As of December 31, 2009, our core operating business segments were seismic data acquisition and seismic data processing and interpretation. Our corporate activities include our general and administrative functions.

Recent Acquisitions

        We have completed one large acquisition in the last four years. In addition, on February 12, 2010, we completed the PGS Onshore acquisition.

    Grant Acquisition

        On September 8, 2006, we acquired all of the capital stock of Grant Geophysical, Inc., which added international seismic data acquisition services to our business, for $125.0 million in cash. The purchase of Grant was funded from the proceeds of a $55.0 million subordinated loan from Avista and another institutional investor and a $100.0 million senior loan from Royal Bank of Canada, as administrative agent and lender, and Avista in connection with this acquisition. We used approximately $125.0 million for the purchase of Grant, $11.6 million of proceeds from such loans to refinance existing indebtedness, approximately $4.0 million for the payment of fees and expenses incurred in connection with such loans and the remainder for working capital.

    The PGS Onshore Acquisition

        On December 3, 2009, we entered into a purchase agreement with Petroleum Geo-Services and its subsidiaries in which we agreed to purchase PGS Onshore for $210.0 million, consisting of $183.9 million of cash and 2,153,616 shares of our common stock, subject to adjustment, primarily for changes in working capital. In addition, we agreed to assume approximately $20.7 million of current liabilities associated with the ordinary course operations of PGS Onshore as specified in the purchase agreement. Under the purchase agreement, we agreed to purchase seven corporations or other entities owned by Petroleum Geo-Services or its subsidiaries, and to acquire assets and assume liabilities from four other subsidiaries of Petroleum Geo-Services. The entities and assets acquired represent substantially all of PGS Onshore. We closed the acquisition on February 12, 2010, after obtaining any consents and approvals required under competition laws and satisfaction of customary closing conditions.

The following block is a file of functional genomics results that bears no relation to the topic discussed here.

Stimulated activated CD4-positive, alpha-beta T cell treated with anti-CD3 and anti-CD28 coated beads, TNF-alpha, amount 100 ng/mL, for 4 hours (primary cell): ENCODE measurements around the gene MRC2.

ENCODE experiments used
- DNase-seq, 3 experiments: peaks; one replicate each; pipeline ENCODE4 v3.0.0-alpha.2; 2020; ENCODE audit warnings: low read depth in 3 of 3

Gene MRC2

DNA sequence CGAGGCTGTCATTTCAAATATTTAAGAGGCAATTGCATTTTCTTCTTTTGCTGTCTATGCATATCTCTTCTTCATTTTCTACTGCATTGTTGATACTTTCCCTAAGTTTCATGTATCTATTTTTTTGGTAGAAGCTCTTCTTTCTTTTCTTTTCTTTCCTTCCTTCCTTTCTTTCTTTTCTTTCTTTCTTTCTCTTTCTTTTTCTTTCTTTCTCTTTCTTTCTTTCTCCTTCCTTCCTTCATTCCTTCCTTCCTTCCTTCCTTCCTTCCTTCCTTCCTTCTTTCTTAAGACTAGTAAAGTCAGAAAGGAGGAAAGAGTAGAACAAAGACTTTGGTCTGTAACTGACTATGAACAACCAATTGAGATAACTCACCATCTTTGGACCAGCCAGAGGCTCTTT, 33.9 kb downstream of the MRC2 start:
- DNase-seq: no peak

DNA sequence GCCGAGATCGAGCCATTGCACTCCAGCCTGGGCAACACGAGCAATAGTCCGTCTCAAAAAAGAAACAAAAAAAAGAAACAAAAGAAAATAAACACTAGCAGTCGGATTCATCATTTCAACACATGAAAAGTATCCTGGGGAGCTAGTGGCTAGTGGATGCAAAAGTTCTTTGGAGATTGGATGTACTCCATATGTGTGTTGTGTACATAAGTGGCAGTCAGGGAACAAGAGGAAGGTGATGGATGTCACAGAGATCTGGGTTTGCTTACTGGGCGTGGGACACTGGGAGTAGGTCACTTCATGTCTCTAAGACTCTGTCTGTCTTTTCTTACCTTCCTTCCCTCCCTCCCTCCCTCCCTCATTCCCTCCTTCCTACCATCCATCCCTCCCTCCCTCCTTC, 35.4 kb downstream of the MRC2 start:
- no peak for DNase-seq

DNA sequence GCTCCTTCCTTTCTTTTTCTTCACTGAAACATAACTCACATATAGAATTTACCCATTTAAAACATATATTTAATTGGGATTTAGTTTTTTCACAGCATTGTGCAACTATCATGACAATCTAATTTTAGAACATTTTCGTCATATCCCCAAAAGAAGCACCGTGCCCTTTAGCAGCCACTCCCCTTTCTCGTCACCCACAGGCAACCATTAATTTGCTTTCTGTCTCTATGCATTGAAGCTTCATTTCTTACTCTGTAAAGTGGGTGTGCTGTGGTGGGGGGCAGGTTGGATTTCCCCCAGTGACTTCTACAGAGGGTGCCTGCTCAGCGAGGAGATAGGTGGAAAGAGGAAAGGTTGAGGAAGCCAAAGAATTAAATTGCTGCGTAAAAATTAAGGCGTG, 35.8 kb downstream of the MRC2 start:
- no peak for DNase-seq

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        In connection with the acquisition of PGS Onshore, we entered into a new $50 million senior secured revolving credit facility. See the discussion under "Liquidity and Capital Resources" below.

Results of Operations

        Summary of Overall Performance for 2009.    During 2009, we experienced significant revenue growth in international markets and overall offset by significant declines in activity levels in North America, both in data acquisition and processing. The data acquisition segment experienced substantial earnings growth and continued to provide a strong base of earnings and cash flow for us. The data processing and interpretation segment also contributed slightly reduced results. The table below provides further analysis of our operating results and significant highlights by segment/reporting unit/area of operation:

Segment/Reporting Units/Area of Operation
  Significant Highlights for 2009

North American Seismic Data Acquisition

  (1) Revenue decrease of 53%

  (2) Significant deterioration in demand and margins

  (3) Successful entrance into the multi-client data library business

International Seismic Data Acquisition

 

(1) Revenue growth of 46%

  (2) Expansion of shallow water and transition zone acquisition capacity

  (3) Significant investments in new capacity

Data Processing and Interpretation

 

(1) Revenue decrease of 11%

  (2) Slight deterioration in demand, especially domestically

  (3) Continued advances in technology and capabilities

        We spent approximately $38.8 million during 2009 in capital expenditures primarily for new vessels for our shallow water operations, new information systems, investments in surveying and drilling equipment for crews relocating from North America and maintenance capital expenditures.

Results of Operations for Year Ended December 31, 2009 compared to 2008